One series I’ve been reading over the past two months are books from the Childhood of Famous Americans series. I found them to be a mixed series. Some of the books are fabulous, while others are a slog.
For the most part, each book in the Childhood of Famous Americans series has 15 chapters. The chapters follow a predictable pattern, mostly focusing on the childhood of the American in discussion. The last chapter is a snapshot of a scene in the famous person’s adulthood, when others are talking about how and why the person is so special. This is the general pattern, and I found some of the books did a wonderful job. Some may wonder if the pattern is tiresome. It is just right, I believe, for the age of children for which these books are intended. I remember loving the predictable patterns in the series of books I read.
Clara Barton by Augusta Stevenson, Helen Keller by Katharine E. WIlkie, and Benjamin Franklin by Augusta Stevenson were a few of the books that followed this pattern and provided a nice overview of the people discussed in them. They were written succinctly and clearly. Pocahontas by Leslie Gourse and John Glenn by Michael Burgan also did an okay job, although these were not as tightly focused on the childhood of the famous person. Other books I picked up in the series were ponderously long. As I read Louisa May Alcott by Beatrice Gormley and I found myself bored with the dense prose and detailed minutiae; I cannot image a child maintaining interest throughout. I already like Louisa May Alcott! I did not read others in full, but I found the same problems as I flipped through Christopher Reeves and Mr. Rogers.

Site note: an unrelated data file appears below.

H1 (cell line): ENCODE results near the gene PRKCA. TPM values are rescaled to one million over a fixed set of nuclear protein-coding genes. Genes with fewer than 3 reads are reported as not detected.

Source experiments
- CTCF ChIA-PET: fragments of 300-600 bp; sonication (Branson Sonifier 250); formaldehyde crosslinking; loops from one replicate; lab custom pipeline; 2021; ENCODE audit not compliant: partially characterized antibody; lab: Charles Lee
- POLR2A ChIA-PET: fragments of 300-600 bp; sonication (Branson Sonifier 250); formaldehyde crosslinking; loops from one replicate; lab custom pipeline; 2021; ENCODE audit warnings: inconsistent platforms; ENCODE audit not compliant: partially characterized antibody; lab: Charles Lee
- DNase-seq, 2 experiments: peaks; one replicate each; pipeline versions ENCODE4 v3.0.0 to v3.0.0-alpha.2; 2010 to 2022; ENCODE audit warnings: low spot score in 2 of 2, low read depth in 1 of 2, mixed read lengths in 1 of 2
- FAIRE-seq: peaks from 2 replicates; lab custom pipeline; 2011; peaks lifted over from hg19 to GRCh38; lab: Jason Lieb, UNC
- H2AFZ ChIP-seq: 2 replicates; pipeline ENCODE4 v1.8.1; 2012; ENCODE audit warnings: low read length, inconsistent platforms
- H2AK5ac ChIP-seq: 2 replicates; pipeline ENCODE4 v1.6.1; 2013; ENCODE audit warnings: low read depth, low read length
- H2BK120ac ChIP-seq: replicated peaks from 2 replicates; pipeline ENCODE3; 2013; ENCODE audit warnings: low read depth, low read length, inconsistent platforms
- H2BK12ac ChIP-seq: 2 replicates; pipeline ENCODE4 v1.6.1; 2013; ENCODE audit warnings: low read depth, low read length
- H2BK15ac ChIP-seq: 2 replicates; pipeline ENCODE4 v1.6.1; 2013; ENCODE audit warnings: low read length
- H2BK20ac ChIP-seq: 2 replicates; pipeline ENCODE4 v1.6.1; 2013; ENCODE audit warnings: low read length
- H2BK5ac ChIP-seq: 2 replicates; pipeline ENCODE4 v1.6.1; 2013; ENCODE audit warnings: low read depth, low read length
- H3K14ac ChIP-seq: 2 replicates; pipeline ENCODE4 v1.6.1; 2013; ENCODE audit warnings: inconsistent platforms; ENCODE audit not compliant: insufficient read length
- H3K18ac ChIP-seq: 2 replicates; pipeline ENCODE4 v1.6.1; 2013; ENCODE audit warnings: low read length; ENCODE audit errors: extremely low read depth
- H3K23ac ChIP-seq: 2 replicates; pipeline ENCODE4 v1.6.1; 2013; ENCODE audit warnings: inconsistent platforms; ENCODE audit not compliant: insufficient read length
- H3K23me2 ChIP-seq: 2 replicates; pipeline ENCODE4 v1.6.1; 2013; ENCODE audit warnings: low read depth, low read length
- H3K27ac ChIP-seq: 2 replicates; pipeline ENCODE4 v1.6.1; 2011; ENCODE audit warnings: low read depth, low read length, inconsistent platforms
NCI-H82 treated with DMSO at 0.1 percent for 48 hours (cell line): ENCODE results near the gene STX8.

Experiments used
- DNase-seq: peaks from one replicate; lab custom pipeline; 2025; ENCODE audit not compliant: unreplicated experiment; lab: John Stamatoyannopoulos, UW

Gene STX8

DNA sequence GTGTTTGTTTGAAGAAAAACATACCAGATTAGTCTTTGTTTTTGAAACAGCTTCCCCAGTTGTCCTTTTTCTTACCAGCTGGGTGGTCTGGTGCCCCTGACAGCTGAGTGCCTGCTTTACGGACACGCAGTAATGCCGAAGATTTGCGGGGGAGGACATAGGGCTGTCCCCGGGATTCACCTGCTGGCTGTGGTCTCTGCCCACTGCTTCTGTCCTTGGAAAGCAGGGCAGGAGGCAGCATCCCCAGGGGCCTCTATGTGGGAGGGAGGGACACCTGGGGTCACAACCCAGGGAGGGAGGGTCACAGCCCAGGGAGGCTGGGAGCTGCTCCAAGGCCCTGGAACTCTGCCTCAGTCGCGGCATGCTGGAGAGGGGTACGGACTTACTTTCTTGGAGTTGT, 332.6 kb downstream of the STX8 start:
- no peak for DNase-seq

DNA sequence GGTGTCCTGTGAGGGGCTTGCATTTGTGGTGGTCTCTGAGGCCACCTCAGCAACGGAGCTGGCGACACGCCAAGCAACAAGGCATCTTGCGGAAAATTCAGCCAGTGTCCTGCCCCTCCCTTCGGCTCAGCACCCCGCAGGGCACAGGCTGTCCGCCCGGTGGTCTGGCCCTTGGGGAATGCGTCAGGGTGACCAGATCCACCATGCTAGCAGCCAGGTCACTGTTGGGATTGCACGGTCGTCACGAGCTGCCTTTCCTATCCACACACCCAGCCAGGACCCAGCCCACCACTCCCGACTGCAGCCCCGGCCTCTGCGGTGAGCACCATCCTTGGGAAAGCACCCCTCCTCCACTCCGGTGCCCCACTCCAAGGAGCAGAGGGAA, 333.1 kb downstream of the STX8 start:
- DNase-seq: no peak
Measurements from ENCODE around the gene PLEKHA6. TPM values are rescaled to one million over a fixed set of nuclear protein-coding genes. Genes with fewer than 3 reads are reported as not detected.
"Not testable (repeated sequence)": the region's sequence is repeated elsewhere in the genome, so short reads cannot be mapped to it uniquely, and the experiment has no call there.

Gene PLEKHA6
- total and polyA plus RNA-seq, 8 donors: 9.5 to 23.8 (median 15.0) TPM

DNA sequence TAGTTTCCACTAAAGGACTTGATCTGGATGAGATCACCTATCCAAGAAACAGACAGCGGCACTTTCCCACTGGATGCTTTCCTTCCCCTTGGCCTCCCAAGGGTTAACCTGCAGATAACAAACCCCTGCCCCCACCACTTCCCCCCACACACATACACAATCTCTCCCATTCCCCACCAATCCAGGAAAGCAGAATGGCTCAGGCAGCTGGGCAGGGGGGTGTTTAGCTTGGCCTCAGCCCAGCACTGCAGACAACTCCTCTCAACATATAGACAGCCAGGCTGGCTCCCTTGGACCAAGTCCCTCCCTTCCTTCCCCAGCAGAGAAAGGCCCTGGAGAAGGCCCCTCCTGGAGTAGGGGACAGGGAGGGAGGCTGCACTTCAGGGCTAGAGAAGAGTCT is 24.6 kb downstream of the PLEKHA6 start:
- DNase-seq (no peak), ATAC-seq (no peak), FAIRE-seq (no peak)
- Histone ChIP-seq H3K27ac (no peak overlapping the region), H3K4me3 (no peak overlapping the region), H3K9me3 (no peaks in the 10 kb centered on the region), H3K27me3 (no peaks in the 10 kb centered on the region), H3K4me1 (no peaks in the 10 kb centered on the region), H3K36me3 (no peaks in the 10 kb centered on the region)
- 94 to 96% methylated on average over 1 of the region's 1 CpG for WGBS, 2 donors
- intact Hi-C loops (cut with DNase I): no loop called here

The bottom line is that for the majority of the books I read in the Childhood of Famous Americans series, I felt I could hand them to a third grader and the student would read them and enjoy them. Some of the books in the series, however, are difficult to read. I find it a shame that I cannot assume that these books are at the third to fifth grade level and send my son to enjoy learning about the famous Americans in history. That said, I’d be curious to read a few more from the series. I like the premise, and I think kids could really appreciate learning history from biographies; I only wish they were more predictable.
Note: I read these books from library copies for a set of custom-order book studies that I created. I was not compensated for my review.